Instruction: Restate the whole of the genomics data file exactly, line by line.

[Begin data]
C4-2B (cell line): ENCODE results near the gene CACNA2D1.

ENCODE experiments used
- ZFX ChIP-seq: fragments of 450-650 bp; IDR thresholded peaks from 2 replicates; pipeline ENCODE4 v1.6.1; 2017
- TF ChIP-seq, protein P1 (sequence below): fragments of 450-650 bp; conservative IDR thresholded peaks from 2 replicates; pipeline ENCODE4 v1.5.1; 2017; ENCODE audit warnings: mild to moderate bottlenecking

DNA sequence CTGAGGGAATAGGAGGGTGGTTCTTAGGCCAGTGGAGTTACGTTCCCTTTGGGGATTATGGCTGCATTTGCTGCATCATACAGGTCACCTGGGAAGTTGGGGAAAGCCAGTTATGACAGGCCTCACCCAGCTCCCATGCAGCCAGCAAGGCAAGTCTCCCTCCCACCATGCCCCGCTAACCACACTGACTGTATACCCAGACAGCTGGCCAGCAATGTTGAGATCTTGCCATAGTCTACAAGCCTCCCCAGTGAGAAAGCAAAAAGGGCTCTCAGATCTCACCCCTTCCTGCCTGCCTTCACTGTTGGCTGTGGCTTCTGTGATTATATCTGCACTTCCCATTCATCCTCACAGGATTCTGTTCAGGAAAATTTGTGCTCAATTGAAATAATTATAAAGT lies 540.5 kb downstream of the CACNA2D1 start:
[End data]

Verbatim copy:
C4-2B (cell line): ENCODE results near the gene CACNA2D1.

ENCODE experiments used
- ZFX ChIP-seq: fragments of 450-650 bp; IDR thresholded peaks from 2 replicates; pipeline ENCODE4 v1.6.1; 2017
- TF ChIP-seq, protein P1 (sequence below): fragments of 450-650 bp; conservative IDR thresholded peaks from 2 replicates; pipeline ENCODE4 v1.5.1; 2017; ENCODE audit warnings: mild to moderate bottlenecking

DNA sequence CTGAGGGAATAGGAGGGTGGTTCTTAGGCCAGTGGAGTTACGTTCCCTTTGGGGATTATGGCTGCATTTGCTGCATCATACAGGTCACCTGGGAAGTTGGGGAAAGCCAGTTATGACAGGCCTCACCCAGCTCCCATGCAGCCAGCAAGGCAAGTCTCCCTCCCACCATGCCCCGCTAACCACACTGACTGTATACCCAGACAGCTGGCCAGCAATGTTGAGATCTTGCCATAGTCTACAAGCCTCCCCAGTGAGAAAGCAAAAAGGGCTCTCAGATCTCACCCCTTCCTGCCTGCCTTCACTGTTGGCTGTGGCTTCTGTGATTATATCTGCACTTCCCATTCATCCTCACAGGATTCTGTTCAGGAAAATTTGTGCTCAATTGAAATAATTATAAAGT lies 540.5 kb downstream of the CACNA2D1 start: